Tree of those books Kaija got me for Christmas. Best presents ever.
If I had to name my favourite things in the world, and I shall for the sake of this journal, I’d easily put books into the top three. Right after Kaija, not that she’s a thing, but she really does deserve a spot there together with fine artisanal coffee, not the regular stuff – for I have standards and so should you.
But this isn’t about coffee or Kaija, it’s about books and how, no matter what some people say, they are all wonderful in their all ways of existence, be it digital or physical.
I read a lot. And I like to buy books a lot in both mediums. And I feel like I’ve gotten enough insight on what makes both parties so great and where they have to improve upon. I also create and publish comics that are created traditionally but published digitally. It kind of makes me part of the industry.
Let’s start with the obvious. There’s nothing better than holding a beautiful book in your hands. You know it, I know it, everyone knows it. No matter how nice they make those Kindles, Nexus’ and iPads, they’ll never come close to the touch of paper or a well-designed hardcover. It will never smell like a new, unopened novel fresh from the printer, and you can never have the opportunity to fold edges to mark your progression, and leave a little cute bookmark there.
There’s also convenience in physical; I could spill coffee on my books all day long and nothing would fry.
And with digital, you will never feel the weight of a thousand-page tome as you’re holding it on your lap, in a bed, slowly swimming through it.
This is where physical books excel; every novel and comic is a different tangible experience where graphic and packaging designers can come up with new exciting ways to make the journey different and remarkable.
But that also has its cost. There’s nothing easier than to one-click-purchase through Kindle and have a digital book downloaded in a matter of seconds; ready to be read, ready to rock. And no matter where I am, I could potentially carry hundreds of digital books with me. I love the little gadgets that tell me how fast I’m reading on average and how many hours I still have left; it’s almost like a race and a doomsday clock combined.
And it’s cheaper too, which makes the consumer/book hoarder in me happy.
I’m also really fond of the buzzing community of writers and artists in the digital scene. They are practically giving out free ebooks and webcomics, and while they aren’t all national classics, they’re still entertainment and that’s what ultimately matters. Physical media is a restriction to sharing, and sharing is caring.
I admit that the whole industry is rapidly changing, it always is, but I feel like I’ve found a great groove with both mediums.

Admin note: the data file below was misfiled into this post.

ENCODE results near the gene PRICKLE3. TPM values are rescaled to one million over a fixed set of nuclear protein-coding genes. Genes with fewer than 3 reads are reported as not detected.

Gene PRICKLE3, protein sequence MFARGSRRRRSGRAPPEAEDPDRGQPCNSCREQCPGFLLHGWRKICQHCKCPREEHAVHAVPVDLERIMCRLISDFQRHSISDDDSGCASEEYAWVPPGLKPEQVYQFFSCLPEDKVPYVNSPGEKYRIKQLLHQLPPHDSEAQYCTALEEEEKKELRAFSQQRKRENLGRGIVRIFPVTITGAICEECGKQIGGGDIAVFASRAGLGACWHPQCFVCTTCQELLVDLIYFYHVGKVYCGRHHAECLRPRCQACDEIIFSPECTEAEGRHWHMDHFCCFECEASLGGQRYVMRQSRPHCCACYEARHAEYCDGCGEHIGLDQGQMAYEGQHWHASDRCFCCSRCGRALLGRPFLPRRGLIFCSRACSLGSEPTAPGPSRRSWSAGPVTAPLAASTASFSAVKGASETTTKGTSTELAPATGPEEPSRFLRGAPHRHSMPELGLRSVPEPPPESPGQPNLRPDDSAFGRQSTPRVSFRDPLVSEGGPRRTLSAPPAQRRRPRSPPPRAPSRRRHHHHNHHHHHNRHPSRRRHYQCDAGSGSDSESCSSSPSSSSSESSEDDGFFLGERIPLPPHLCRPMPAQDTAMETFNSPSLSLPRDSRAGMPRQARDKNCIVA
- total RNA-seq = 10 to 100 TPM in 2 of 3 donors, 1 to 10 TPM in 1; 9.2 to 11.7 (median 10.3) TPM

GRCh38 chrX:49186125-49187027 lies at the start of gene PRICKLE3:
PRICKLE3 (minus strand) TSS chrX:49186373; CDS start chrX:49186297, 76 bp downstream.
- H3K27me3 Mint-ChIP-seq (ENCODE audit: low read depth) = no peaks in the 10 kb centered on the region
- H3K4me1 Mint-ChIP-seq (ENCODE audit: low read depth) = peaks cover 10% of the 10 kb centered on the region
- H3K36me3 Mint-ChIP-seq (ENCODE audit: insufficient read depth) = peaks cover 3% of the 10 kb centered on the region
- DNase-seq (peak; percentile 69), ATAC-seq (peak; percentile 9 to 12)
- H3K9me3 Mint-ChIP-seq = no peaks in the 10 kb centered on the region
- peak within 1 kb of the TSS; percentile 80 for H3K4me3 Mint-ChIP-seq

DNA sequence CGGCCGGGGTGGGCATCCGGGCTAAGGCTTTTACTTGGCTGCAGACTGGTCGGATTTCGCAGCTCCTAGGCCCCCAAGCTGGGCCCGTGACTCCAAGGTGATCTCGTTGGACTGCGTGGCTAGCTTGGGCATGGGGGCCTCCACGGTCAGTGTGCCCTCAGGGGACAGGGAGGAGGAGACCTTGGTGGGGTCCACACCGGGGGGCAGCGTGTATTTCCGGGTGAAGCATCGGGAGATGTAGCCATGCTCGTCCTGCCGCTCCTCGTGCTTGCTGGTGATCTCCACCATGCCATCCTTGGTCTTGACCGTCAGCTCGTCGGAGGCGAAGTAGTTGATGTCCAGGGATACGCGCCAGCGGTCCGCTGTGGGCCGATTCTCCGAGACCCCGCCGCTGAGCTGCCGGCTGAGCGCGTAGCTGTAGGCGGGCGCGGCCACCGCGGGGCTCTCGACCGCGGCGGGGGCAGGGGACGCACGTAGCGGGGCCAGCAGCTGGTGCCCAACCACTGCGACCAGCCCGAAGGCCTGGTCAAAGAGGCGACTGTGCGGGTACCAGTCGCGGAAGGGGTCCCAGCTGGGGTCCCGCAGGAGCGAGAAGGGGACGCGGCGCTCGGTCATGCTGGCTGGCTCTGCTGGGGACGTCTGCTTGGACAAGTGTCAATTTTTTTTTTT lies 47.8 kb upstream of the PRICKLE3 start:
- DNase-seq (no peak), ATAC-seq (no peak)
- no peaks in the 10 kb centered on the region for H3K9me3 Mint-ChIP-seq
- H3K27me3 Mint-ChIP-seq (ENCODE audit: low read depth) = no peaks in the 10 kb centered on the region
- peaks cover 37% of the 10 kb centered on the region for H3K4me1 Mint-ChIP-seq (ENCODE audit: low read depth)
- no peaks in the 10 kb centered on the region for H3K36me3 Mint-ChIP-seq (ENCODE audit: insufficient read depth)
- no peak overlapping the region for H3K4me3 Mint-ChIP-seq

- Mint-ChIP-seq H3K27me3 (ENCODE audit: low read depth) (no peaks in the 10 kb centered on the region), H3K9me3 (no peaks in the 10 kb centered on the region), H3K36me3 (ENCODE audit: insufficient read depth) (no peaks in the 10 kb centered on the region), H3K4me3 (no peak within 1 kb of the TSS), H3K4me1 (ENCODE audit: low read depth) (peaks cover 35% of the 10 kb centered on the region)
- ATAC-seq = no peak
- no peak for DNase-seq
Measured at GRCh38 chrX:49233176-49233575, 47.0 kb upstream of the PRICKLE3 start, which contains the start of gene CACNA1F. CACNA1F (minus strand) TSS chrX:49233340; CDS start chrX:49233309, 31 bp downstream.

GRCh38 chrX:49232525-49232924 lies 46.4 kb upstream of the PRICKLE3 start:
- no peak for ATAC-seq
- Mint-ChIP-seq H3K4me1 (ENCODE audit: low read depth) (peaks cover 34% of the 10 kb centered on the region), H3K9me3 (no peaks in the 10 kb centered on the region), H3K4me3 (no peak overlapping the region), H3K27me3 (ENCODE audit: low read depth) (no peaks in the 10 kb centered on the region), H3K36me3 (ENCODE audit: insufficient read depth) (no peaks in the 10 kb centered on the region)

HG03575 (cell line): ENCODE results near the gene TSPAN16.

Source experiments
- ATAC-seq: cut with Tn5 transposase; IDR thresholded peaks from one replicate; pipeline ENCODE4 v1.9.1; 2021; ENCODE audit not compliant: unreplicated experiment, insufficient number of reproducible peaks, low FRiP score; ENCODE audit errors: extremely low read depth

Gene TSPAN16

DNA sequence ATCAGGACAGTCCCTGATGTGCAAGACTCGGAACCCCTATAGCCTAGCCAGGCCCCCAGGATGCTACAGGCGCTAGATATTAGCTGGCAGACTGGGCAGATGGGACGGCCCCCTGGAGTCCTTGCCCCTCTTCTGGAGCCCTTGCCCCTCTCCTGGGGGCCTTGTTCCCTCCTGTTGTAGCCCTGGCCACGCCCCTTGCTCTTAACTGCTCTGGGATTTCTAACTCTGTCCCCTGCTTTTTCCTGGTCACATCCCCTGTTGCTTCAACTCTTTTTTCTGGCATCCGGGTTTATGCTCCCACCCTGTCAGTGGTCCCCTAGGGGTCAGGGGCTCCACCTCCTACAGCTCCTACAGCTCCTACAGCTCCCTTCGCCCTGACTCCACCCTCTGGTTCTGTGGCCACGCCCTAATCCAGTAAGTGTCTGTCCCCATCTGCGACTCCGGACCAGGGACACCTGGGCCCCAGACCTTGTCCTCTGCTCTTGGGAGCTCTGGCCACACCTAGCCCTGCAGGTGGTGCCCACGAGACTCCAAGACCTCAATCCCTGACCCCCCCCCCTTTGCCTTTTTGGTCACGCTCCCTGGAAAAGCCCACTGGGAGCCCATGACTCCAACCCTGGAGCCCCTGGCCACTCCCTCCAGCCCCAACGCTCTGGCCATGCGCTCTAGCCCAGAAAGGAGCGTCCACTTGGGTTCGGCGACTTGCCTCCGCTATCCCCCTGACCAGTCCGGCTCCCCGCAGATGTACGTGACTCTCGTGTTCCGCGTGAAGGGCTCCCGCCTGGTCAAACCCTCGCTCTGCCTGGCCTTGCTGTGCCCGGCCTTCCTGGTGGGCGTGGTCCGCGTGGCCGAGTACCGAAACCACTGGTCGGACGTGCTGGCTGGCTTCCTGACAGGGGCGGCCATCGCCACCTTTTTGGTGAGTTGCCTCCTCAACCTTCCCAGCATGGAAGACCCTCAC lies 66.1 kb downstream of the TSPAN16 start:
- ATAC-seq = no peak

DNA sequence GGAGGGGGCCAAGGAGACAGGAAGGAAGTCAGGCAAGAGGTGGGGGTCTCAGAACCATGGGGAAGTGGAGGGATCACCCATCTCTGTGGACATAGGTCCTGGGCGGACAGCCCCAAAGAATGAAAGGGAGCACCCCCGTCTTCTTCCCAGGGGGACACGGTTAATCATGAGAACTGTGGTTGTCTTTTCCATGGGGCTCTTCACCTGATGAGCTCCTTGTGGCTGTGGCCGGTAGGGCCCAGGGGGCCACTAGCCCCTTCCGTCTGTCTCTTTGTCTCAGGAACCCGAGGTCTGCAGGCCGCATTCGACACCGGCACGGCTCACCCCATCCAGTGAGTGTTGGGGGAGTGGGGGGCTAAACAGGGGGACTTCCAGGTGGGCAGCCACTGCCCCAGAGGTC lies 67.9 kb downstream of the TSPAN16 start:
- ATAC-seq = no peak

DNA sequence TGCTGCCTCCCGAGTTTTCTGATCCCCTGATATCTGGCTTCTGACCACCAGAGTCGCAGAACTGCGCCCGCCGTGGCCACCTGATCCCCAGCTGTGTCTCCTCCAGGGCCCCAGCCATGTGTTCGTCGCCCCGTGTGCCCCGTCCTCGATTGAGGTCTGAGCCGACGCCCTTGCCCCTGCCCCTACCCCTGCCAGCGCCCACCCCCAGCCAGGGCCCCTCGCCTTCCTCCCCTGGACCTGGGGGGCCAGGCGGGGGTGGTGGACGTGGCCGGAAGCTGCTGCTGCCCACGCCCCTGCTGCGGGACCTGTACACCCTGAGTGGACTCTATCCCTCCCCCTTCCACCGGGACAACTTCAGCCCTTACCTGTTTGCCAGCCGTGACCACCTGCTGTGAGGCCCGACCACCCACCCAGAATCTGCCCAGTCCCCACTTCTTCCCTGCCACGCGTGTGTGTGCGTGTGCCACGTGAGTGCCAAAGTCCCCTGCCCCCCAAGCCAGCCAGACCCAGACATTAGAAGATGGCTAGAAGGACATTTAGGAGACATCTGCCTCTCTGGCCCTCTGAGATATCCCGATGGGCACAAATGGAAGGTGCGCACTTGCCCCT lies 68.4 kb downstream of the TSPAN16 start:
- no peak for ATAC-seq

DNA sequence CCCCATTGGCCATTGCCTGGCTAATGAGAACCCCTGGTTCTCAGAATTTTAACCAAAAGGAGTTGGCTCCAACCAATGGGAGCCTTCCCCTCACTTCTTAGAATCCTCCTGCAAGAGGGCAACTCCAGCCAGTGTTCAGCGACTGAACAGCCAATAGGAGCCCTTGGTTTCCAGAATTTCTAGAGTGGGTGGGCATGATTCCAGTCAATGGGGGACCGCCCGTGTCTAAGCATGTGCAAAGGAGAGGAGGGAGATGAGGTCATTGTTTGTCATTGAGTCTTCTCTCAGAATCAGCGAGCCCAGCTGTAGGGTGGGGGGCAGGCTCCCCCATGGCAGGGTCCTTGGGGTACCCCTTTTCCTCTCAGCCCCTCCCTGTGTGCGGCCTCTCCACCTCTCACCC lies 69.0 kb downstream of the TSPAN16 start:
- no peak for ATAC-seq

For presents, both to myself or others, I will get physical copies, for I want there to be a physical proof for the sentiment. Also, you can wrap it up nicely.
If I’m planning to read something out of curiosity, or receive a recommendation from a friend, then I’ll go full digital, for there is a chance that I won’t enjoy the book and I’d rather minimize the potential loss.
I will never, ever, not in a million years buy an art book digitally. Some people enjoy them just fine, and that’s cool, but my personal preference is that I want to hold it in my hands and show it off proudly.
I love comics, both digital and physical and so should you. My enormous dislike for comic book stores makes it very convenient to get it all digitally, but then I can’t use it as easily as an art reference. Scrolling through digital files in search for that one thing is worse than hell.
I dislike the presumption that digital for some reason should kill the existence of physical books, or the other way around for that matter. I get it that it’s financially easier to create and distribute digital products, but I always end up feeling like the argument for either side is always rather black-and-white and narrow minded, not taking into account that both can co-exist in the constant state of change and evolution depending on what the current trends and different purposes are.
Never the less, I will never give up one of my greatest joys in life; raiding bookstores in search for hidden jewels. If you live in area close to a great bookstore, then I recommend you make your way there fast, to a genre of books you’ve never read or shown interest in before, like poetry, romance or biographies. And when you’re there, just pick the most appealing looking cover and just be surprised. You might get pleased, ecstatic, or even gravely disappointed, but at least you’re living a little.
And that’s more than most people do.
Also, check out the Run Freak Run e-book 1. We worked hard on it and we’re totally proud of the extra chapter in it and I think you should read it for it has mer-men and mermaids and rain and it’s very melancholic and sort of bizarre.